Pretentiousness is short, 135 pages, more of a novella-length essay, and probably could have been condensed down to a long essay, though I like the potential of this kind of longer exploration, where the essayist has time to explore many facets of the subject, rather than being super-direct.
Having given some historical background on the use and development of the word, Fox explores the act of pretentiousness through different subjects like food, fashion, music and, most interestingly, acting, to give us alternate ways of looking at it. I’m not sure the whole chapter about the history of different acting styles serves as a great ‘point’ in his argument, though it’s interesting, and Fox is obviously interested in the subject, and so, like with Montaigne’s tangents, I’m mostly willing to go along, because part of the pleasure of writing like this is to read Fox, read the person.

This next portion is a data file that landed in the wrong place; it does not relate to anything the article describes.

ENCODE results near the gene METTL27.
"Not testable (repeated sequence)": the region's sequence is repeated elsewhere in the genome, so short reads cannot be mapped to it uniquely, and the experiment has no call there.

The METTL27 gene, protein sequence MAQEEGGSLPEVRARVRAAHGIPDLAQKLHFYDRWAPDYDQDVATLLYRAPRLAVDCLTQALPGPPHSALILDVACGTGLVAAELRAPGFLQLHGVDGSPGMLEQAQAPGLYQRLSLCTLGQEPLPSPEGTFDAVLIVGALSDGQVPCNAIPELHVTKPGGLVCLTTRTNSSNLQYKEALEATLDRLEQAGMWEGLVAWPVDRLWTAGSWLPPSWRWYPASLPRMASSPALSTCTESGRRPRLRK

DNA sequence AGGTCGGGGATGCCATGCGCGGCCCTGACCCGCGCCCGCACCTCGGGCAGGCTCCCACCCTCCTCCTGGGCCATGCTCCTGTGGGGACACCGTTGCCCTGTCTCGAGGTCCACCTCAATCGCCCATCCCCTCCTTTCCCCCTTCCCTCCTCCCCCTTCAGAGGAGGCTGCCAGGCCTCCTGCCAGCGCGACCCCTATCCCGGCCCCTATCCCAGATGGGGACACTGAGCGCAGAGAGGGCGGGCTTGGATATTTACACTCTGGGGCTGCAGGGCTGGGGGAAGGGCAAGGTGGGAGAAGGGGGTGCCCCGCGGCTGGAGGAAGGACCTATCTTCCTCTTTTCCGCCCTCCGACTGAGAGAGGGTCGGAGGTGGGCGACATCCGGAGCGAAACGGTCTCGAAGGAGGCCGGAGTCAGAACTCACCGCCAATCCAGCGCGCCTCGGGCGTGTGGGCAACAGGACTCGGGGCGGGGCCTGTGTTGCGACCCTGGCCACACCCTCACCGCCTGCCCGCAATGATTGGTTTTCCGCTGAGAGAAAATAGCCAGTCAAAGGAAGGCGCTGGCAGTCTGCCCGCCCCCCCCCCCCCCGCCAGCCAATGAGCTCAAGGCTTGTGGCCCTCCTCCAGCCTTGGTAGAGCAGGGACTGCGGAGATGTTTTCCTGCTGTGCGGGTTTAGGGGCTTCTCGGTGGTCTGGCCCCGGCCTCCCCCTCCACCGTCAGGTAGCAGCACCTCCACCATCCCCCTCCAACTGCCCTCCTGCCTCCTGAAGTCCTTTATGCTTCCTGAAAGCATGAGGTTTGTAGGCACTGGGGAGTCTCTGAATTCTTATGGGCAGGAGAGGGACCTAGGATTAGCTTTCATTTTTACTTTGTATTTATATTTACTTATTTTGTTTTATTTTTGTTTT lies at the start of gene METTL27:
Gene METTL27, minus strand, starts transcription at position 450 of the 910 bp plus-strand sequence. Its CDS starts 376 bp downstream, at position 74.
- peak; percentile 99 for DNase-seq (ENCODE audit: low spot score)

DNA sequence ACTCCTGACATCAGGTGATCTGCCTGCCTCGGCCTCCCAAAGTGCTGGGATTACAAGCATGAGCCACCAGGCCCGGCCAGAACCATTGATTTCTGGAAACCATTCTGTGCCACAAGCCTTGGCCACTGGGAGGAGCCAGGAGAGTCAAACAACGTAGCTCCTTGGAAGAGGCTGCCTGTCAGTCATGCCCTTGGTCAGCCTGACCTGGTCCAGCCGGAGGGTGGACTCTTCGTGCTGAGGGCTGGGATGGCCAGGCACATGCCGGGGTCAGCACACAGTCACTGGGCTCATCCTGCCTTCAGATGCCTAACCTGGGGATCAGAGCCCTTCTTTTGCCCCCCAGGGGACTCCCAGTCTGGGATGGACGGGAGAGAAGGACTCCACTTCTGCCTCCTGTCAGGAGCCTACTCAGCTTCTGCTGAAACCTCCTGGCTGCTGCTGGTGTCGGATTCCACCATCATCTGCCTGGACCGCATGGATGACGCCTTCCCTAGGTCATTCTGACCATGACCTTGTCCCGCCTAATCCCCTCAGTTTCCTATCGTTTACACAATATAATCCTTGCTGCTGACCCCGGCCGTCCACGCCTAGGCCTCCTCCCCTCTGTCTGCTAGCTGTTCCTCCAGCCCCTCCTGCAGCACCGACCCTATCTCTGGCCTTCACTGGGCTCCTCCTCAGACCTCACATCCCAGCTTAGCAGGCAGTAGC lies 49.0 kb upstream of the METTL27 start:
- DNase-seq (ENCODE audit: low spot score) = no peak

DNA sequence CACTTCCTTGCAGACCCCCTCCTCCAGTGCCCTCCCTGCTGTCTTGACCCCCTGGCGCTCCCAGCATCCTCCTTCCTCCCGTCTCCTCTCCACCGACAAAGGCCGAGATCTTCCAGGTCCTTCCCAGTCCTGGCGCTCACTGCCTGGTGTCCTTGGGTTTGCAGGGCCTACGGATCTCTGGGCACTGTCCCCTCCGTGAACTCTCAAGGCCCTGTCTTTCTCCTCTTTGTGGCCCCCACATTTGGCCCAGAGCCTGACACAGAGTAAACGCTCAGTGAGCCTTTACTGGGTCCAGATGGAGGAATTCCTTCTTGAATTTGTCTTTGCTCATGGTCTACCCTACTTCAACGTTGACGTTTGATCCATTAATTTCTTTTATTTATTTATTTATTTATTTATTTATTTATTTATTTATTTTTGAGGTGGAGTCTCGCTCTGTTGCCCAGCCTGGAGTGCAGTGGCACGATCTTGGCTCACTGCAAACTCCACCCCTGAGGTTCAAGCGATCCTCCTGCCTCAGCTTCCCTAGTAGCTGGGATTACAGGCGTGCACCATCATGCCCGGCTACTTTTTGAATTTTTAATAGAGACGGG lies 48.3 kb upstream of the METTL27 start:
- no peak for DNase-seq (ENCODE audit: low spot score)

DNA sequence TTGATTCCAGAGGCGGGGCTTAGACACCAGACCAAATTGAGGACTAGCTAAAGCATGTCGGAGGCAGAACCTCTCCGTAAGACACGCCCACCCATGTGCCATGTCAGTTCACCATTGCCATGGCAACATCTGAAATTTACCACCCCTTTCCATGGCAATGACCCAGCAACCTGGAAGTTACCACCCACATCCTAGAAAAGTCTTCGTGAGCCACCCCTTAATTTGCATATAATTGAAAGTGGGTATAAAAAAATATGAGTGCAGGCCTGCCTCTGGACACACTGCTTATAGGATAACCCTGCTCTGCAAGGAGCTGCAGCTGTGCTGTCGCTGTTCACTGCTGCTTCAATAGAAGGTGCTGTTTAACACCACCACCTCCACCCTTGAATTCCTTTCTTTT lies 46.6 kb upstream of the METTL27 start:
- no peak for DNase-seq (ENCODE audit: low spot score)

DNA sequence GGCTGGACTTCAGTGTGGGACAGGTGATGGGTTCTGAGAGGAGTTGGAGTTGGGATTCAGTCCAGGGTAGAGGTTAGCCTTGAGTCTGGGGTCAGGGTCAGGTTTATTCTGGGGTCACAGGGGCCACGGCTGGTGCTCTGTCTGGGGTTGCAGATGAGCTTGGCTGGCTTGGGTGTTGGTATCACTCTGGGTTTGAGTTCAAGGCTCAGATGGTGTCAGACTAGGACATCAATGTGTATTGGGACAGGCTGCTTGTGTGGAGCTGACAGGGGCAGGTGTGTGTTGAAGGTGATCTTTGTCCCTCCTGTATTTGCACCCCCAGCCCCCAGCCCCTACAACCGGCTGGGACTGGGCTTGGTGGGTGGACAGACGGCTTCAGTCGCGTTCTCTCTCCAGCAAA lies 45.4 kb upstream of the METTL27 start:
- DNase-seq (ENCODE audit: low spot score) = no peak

The flip side of tangents though, is that sometimes points are not made. Or, I’m left wondering what they are. Fox jumps from subject to subject within the first few chapters, and though the format of the book is ostensibly a linear book building to a main argument, the first half really reads almost like a collage, à la David Shields, and I half-wonder if Fox actually originally wanted his text that way.